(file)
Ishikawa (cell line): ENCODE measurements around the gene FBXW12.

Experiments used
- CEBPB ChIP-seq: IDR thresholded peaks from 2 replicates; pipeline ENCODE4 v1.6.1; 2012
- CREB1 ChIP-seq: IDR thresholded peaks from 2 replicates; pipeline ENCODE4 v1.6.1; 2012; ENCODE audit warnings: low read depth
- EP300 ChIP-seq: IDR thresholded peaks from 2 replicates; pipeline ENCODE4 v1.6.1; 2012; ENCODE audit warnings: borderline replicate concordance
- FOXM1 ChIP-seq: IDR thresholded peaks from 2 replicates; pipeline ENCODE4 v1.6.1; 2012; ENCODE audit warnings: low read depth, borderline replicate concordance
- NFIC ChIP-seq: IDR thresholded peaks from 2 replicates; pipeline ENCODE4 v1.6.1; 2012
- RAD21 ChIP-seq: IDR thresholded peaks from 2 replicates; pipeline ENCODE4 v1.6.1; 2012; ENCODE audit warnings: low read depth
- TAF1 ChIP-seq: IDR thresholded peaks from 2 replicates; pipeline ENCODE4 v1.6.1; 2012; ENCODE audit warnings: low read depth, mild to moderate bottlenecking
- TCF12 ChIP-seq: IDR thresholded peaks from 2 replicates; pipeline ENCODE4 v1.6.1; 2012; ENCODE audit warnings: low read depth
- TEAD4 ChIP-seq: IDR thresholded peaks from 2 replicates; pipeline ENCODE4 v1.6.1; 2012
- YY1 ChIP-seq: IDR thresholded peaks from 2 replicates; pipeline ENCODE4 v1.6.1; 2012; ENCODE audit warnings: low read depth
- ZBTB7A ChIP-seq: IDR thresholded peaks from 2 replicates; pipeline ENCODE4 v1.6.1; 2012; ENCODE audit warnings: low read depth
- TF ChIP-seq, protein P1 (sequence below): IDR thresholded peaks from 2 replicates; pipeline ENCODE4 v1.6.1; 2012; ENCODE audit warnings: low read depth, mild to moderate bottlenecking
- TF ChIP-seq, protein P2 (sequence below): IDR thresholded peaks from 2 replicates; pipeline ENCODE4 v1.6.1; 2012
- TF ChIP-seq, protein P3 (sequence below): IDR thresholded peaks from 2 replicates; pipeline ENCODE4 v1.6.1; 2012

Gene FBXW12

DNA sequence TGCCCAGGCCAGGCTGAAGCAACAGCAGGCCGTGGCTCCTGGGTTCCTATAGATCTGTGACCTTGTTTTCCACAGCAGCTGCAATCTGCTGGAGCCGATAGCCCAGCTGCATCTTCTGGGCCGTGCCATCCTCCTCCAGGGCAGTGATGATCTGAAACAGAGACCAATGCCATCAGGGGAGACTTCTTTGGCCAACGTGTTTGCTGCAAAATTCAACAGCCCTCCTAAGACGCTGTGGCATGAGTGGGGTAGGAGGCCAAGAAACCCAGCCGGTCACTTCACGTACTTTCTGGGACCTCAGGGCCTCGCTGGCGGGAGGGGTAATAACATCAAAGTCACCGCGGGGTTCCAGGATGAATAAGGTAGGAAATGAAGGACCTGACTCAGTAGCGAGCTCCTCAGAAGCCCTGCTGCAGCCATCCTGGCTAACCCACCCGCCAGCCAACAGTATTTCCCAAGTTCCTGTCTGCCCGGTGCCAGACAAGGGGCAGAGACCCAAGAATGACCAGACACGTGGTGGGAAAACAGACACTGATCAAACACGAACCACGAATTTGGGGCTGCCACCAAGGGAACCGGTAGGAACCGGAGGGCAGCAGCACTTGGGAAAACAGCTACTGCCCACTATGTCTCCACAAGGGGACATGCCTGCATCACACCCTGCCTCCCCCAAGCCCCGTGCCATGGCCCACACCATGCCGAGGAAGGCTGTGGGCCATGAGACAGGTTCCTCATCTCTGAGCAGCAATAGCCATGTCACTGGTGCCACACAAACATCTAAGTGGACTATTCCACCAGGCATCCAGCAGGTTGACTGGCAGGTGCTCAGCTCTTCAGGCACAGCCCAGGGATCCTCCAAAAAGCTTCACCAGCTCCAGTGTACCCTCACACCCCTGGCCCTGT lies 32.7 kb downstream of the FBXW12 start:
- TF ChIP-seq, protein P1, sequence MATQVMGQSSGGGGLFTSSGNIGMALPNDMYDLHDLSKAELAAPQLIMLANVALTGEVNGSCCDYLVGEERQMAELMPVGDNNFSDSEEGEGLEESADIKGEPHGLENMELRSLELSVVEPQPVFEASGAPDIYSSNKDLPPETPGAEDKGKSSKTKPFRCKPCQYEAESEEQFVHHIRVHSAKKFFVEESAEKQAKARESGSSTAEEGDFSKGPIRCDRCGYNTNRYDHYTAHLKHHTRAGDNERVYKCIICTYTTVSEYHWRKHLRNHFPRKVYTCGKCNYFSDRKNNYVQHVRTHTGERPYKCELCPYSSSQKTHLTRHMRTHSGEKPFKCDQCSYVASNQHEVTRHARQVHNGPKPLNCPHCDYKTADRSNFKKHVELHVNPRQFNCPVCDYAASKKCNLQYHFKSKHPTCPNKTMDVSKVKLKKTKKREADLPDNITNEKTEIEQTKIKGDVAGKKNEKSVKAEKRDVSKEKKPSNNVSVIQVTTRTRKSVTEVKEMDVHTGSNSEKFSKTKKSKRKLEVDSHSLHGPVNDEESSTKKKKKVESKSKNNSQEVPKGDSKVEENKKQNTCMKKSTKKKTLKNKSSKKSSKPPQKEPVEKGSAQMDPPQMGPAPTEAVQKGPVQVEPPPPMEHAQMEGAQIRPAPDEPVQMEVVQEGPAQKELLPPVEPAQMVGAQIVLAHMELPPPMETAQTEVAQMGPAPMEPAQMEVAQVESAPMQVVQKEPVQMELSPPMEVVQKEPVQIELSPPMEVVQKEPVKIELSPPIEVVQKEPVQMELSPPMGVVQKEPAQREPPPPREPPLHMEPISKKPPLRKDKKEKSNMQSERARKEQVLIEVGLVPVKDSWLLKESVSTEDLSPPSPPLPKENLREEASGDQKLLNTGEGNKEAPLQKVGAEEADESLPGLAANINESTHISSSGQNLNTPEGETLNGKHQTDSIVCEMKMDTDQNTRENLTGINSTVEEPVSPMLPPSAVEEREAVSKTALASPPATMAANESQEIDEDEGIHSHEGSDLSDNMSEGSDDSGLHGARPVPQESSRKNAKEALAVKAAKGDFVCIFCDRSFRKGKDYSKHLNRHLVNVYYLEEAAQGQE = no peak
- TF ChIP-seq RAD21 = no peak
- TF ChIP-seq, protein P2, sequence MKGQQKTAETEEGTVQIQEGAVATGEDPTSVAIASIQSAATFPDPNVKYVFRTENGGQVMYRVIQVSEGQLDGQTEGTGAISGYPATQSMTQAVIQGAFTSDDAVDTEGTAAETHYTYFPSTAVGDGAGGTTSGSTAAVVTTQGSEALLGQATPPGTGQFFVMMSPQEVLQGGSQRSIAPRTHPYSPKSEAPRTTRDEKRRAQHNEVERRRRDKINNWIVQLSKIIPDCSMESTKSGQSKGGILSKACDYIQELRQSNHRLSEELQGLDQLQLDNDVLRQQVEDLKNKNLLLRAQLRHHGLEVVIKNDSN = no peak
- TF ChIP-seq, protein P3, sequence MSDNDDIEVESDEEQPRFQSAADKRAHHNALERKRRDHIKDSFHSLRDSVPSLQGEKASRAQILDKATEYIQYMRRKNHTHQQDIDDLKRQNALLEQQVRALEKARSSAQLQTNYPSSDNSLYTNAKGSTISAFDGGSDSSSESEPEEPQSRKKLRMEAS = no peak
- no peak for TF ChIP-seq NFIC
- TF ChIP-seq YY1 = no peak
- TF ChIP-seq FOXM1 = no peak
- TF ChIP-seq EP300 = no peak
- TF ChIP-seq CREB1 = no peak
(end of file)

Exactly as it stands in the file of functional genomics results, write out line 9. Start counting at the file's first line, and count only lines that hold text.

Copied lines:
- TAF1 ChIP-seq: IDR thresholded peaks from 2 replicates; pipeline ENCODE4 v1.6.1; 2012; ENCODE audit warnings: low read depth, mild to moderate bottlenecking